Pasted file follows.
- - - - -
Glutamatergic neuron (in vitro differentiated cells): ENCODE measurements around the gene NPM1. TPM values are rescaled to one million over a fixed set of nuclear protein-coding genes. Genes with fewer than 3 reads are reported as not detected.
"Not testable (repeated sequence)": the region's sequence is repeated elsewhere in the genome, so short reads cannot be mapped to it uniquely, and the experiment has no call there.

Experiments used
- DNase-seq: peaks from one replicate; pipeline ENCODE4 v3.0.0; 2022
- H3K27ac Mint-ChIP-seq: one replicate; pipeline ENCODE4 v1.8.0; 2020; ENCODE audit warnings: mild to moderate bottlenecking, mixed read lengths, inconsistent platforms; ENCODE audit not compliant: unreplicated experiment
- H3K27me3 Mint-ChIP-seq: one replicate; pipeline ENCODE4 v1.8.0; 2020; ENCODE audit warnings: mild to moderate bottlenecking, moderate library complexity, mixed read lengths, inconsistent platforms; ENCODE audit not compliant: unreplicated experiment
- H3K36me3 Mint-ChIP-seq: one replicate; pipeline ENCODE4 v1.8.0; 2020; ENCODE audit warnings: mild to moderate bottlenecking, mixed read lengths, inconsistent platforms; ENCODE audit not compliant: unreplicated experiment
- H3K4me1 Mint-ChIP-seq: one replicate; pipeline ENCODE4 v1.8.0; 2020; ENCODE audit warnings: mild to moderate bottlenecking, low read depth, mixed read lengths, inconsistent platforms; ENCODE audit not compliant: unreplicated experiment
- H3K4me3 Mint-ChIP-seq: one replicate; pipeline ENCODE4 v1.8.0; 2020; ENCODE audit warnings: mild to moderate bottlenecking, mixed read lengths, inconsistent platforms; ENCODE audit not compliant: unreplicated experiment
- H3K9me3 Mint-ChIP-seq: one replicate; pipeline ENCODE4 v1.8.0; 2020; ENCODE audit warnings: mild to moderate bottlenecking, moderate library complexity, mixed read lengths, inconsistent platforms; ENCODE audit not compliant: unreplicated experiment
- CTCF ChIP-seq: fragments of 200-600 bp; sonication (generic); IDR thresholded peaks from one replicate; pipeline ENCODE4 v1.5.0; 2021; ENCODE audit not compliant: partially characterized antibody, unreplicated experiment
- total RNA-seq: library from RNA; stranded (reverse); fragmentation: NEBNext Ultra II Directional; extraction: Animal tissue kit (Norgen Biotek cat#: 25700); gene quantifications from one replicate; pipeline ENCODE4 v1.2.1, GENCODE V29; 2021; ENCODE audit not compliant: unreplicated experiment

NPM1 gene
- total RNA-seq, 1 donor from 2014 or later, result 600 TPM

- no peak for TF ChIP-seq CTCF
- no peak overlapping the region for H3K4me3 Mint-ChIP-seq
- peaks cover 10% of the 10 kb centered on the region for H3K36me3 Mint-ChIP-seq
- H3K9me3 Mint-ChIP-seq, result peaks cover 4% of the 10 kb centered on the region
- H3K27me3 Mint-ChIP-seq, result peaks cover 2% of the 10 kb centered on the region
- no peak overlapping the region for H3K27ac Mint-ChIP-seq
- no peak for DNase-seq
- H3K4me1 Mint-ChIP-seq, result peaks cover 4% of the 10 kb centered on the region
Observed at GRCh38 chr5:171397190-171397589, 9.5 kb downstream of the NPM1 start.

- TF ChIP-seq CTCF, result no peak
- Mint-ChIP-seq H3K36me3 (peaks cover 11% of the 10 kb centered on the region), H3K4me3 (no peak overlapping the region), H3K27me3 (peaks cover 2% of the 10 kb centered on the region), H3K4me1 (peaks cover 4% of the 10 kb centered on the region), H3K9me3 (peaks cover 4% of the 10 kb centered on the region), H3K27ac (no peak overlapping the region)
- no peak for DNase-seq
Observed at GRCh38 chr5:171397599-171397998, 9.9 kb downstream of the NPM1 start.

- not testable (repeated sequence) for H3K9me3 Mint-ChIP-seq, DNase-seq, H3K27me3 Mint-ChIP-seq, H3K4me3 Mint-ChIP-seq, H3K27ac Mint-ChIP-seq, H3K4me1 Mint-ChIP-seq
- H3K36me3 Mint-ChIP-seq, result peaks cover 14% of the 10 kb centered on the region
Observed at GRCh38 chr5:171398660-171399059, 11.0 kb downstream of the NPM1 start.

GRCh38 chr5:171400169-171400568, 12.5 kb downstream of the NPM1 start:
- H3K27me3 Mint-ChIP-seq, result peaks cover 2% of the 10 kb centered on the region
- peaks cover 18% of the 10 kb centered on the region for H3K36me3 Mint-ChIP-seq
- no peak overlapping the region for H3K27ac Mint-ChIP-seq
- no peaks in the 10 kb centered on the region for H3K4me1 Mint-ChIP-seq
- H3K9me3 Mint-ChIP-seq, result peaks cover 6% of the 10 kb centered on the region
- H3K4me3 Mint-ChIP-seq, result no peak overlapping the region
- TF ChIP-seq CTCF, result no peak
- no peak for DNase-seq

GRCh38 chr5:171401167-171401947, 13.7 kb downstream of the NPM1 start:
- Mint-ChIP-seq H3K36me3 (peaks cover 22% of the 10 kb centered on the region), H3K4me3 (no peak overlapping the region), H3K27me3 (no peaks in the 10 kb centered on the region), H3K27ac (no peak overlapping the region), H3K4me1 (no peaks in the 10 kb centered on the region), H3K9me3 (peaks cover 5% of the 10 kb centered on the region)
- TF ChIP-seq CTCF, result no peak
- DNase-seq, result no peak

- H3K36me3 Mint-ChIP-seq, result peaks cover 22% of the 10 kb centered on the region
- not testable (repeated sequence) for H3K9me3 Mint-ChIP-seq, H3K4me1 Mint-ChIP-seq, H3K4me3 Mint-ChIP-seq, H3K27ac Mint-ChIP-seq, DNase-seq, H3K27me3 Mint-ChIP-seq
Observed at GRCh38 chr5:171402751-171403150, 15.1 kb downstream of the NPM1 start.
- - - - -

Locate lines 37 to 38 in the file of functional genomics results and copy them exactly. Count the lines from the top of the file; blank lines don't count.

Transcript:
- H3K4me3 Mint-ChIP-seq, result no peak overlapping the region
- TF ChIP-seq CTCF, result no peak